Alteration of conserved alternative splicing in AMELX causes enamel defects

E. S. Cho, K. J. Kim, K. E. Lee, E. J. Lee, C. Y. Yun, M. J. Lee, T. J. Shin, H. K. Hyun, Y. J. Kim, S. H. Lee, H. S. Jung, Z. H. Lee, J. W. Kim

Research output: Contribution to journalArticlepeer-review

29 Citations (Scopus)


Tooth enamel is the most highly mineralized tissue in vertebrates. Enamel crystal formation and elongation should be well controlled to achieve an exceptional hardness and a compact microstructure. Enamel matrix calcification occurs with several matrix proteins, such as amelogenin, enamelin, and ameloblastin. Among them, amelogenin is the most abundant enamel matrix protein, and multiple isoforms resulting from extensive but well-conserved alternative splicing and postsecretional processing have been identified. In this report, we recruited a family with a unique enamel defect and identified a silent mutation in exon 4 of the AMELX gene. We show that the mutation caused the inclusion of exon 4, which is almost always skipped, in the mRNA transcript. We further show, by generating and characterizing a transgenic animal model, that the alteration of the ratio and quantity of the developmentally conserved alternative splicing repertoire of AMELX caused defects in enamel matrix mineralization.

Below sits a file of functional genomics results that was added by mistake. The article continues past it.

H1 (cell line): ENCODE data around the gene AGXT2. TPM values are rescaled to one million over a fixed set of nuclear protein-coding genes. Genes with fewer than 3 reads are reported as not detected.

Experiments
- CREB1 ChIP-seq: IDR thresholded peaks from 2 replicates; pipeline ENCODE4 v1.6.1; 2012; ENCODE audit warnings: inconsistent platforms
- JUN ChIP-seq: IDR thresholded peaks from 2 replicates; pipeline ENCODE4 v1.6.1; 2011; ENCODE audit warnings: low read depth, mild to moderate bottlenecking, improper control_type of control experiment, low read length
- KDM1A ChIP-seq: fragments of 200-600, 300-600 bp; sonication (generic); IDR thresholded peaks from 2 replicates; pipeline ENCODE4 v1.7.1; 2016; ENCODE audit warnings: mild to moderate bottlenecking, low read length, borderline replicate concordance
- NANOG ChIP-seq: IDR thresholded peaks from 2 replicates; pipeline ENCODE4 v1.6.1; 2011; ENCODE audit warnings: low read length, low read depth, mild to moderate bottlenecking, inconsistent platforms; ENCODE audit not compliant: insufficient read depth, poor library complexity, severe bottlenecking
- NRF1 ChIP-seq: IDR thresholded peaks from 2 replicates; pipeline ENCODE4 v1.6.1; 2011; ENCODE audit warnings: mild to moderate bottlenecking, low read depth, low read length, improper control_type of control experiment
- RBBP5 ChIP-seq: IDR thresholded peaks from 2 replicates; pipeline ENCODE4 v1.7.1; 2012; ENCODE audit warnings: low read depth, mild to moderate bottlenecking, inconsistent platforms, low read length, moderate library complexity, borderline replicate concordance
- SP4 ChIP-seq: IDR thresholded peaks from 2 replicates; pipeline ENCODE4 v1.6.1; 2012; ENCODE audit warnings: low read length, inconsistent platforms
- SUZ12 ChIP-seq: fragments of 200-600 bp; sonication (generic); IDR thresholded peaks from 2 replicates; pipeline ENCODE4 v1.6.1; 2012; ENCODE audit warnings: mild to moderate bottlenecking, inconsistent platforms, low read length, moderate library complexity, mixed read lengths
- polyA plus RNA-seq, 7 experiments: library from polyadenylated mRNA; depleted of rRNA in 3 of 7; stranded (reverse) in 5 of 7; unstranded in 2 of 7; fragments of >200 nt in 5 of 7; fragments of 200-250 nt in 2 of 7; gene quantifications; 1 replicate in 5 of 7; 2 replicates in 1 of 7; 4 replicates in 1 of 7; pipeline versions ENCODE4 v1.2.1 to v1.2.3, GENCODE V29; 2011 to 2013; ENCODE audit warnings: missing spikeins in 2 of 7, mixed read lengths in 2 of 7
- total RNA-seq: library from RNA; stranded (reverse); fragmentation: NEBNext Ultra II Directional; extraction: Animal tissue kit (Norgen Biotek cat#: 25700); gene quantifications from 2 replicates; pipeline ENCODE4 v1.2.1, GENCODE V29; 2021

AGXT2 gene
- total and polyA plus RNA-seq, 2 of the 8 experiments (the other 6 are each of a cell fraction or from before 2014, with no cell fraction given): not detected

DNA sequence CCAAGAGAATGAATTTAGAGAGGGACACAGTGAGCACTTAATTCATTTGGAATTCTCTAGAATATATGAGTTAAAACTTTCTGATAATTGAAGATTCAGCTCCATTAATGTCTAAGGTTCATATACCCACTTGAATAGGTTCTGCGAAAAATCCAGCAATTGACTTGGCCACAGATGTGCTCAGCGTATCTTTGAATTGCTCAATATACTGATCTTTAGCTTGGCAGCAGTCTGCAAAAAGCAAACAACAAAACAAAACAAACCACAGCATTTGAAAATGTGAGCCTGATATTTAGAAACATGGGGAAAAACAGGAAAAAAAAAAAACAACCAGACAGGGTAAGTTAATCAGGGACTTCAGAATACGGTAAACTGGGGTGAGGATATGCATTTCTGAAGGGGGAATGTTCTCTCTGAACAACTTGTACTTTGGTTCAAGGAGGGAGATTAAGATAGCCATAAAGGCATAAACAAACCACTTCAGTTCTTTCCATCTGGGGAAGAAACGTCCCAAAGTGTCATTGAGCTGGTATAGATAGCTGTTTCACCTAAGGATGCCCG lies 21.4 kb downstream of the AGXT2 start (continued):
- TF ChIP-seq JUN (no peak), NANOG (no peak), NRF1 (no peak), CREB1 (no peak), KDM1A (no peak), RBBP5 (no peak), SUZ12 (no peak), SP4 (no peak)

Original languageEnglish
Pages (from-to)980-987
Number of pages8
JournalJournal of Dental Research
Issue number10
Publication statusPublished - 2014 Oct 1

Bibliographical note

Funding Information:
This work was supported by grants from the Bio & Medical Technology Development Program ( 2013037491 ), the Science Research Center to the Bone Metabolism Research Center ( 2008-0062614 ), and the Basic Science Research Program ( 2013R1A2A1A01007642 ) through the National Research Foundation of Korea.

Publisher Copyright:
© International & American Associations for Dental Research.

All Science Journal Classification (ASJC) codes

  • Dentistry(all)


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